When two men of the same name are mentioned in the same legal document, it is tempting to assume one is the son of the other. When the jurisdiction in which they are named is a sparsely populated community, it is even more so a temptation. Still, when we discovered the two men by the name of Charles McClellan both being listed as securities for a third McClellan's appointment as administrator for a fourth McClellan man—all in the same county—it would seem likely that we are reading the names of relatives. But let's take some time this week to check this out.
The McClellan man on behalf of whom all this legal business was unfolding was the unfortunate William G. T. McClellan. Following his apparently unexpected death, the Jefferson County, Florida, court appointed a man by the name of Henry McClellan to serve as administrator of William's estate. In this process, it was required that someone serve as security for this man's service, and two additional McClellan men were named: Charles and Charles D. McClellan.
While we can presume that the senior Charles was likely the deceased William's father, what about the other Charles? Not much can be found on the man, but while the few documents found don't necessarily help us draw conclusive connections, they are a start in the right direction.
Whoever Charles D. McClellan was, if he was indeed son of the other Charles, unlike the listing for young William and an Andrew McClellan, by the time of the 1830 census, this younger Charles would have been a mere tick mark on his father's record. It isn't until we move forward in time that we locate a Charles D. McClellan in Jefferson County for the 1850 census.
By then, census enumerations expanded from the age-bracketed tick marks of previous decades to include the name of every resident in a household. That affords us a view of a family setting, likely including a wife (Catherine) and six children. In addition, a twenty year old woman by the name of Caroline Blacklidge provides a possible hint as to Charles' wife's maiden name.
The age of the oldest child in this McClellan household—eleven—permits us to approximate the year in which Charles and Catherine were married, but unfortunately, it doesn't lead us to any verifying document.
We can see, however, that Charles D. gave his age in this 1850 census as thirty one. Thus, in 1830, he would have been a child of eleven in his own father's household. Checking back to that 1830 census for the other Charles, it looks like the age category which would have included an eleven year old indicates there were two boys of that age range in that McClellan household—a possible plus for our contention.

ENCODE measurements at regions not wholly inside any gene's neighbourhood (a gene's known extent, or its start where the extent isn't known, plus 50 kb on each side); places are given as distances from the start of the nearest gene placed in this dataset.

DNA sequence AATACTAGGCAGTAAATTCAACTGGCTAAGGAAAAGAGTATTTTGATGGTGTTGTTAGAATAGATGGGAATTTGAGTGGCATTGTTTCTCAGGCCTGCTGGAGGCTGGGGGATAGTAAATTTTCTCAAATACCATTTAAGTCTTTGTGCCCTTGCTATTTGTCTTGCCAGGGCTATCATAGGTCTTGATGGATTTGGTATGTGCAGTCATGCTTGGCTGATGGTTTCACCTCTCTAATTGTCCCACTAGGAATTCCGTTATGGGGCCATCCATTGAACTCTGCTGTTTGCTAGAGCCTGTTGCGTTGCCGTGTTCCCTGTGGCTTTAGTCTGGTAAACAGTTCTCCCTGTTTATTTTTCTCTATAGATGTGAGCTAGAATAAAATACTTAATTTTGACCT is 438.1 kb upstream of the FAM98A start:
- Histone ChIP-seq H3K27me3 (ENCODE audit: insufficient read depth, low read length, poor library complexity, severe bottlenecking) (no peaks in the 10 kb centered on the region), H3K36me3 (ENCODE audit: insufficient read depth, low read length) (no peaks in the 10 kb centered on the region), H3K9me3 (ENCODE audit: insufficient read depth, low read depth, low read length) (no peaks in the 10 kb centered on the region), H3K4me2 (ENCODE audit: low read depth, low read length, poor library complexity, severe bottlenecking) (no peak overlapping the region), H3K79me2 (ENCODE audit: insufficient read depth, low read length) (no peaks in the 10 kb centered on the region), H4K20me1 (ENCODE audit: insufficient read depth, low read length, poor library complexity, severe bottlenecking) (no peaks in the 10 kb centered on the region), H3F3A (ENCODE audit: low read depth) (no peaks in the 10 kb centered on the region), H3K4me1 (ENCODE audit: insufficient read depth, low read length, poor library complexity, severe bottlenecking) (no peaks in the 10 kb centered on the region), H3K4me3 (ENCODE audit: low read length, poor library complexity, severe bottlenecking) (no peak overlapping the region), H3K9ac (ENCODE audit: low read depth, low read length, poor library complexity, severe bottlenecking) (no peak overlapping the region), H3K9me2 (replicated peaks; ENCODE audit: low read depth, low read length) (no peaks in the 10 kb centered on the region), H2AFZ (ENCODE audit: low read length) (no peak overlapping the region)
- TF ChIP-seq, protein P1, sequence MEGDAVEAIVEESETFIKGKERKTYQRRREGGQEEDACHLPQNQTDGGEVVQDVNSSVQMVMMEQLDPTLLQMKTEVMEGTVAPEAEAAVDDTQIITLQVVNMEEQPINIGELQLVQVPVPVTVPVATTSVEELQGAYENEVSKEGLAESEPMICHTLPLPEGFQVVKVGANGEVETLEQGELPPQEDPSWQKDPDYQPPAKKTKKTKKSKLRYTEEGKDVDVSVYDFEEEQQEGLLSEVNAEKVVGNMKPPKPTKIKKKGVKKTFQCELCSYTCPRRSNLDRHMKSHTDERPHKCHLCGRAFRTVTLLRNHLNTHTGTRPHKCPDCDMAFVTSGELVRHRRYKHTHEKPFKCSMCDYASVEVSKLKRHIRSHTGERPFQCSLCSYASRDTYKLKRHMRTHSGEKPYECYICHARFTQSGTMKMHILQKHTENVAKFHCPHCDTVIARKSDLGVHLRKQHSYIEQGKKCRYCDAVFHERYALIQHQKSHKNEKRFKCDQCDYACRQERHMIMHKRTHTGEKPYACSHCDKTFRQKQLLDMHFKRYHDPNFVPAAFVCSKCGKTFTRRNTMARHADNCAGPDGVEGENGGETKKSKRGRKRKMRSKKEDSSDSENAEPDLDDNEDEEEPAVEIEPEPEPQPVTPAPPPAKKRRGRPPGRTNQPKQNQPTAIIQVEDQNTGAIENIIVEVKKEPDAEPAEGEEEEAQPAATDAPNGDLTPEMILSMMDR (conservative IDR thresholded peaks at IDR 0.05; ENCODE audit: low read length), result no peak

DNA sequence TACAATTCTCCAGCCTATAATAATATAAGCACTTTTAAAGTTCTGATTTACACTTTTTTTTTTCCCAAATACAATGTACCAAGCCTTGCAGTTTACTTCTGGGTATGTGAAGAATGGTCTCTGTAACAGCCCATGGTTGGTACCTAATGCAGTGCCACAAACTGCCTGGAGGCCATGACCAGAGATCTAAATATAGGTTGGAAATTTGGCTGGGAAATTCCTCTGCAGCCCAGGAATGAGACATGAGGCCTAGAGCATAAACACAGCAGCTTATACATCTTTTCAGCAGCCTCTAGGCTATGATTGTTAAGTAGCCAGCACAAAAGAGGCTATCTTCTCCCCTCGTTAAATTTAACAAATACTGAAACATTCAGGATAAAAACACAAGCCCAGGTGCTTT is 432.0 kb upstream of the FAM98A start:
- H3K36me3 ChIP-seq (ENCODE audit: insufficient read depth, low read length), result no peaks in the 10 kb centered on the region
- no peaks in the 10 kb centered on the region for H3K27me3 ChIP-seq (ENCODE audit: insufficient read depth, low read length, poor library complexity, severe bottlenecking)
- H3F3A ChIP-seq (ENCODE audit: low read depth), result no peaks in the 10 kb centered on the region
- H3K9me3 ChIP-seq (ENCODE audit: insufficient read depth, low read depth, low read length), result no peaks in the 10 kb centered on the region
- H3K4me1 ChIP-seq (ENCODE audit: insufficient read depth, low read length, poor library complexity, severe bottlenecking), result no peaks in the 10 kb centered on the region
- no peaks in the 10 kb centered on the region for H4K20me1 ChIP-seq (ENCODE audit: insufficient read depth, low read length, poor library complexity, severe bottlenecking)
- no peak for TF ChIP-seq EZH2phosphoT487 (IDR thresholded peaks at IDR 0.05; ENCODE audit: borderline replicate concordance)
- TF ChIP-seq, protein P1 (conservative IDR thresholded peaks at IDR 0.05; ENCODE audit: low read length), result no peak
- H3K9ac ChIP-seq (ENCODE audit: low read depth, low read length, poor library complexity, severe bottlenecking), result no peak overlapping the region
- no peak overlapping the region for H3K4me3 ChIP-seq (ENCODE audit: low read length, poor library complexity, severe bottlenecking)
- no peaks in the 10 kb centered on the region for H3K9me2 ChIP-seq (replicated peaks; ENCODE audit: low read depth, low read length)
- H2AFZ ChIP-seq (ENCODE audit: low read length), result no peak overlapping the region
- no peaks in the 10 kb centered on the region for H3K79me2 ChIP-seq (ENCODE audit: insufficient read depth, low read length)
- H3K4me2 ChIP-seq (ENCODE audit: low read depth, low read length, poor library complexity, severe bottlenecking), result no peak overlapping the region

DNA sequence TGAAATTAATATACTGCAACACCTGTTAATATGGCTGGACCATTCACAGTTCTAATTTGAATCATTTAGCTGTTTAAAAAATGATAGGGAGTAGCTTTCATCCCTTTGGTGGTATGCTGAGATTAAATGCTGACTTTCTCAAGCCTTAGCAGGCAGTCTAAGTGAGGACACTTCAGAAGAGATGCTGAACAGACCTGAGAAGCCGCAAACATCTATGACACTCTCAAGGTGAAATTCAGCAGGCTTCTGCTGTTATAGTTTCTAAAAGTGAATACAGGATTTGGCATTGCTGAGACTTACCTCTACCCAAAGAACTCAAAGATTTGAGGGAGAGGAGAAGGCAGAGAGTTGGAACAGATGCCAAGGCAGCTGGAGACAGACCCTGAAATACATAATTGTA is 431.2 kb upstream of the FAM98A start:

Still, that would mean by the time of William's passing in 1838, Charles D. would have been only nineteen years of age—hardly an appropriate age to stand as security for another man's pledge. And yet, by that year, Charles D. was likely married and expecting his son Charles Edward, who was born the next year.
Verbal reports on census records of such details as ages can be a fluid representation, as we've all realized in chasing our ancestors. Perhaps Charles D. was older than his statement on the 1850 census. Unfortunately, we can't compare his claim with subsequent reports, for he disappeared from the public record by the time of the 1860 census. From that point onward, his wife showed as head of household.
The only other record in which I could find Charles D. was when he made full payment for property on August 10, 1850. In that document, he was specifically identified as "Charles D. McClellan of Jefferson County, Florida." Another record, showing service of a Charles D. McClellan as a private in the Second East Florida Mounted Volunteers in 1837 during the "Indian Wars," also hints at connections to the elder Charles' family, as another McClellan son, George, had served as captain of a company in that same time period. Still, nothing positive to confirm the connection. Just association by geographic region and mutual need.
While the connection between the elder and younger Charles McClellan cannot yet be confirmed, let's take a look at the other man indicated in the letters of administration of William G. T. McClellan's estate: Henry McClellan.
Above: Excerpt from the 1850 census for Jefferson County, Florida, showing the Charles D. McClellan household; image courtesy Ancestry.com.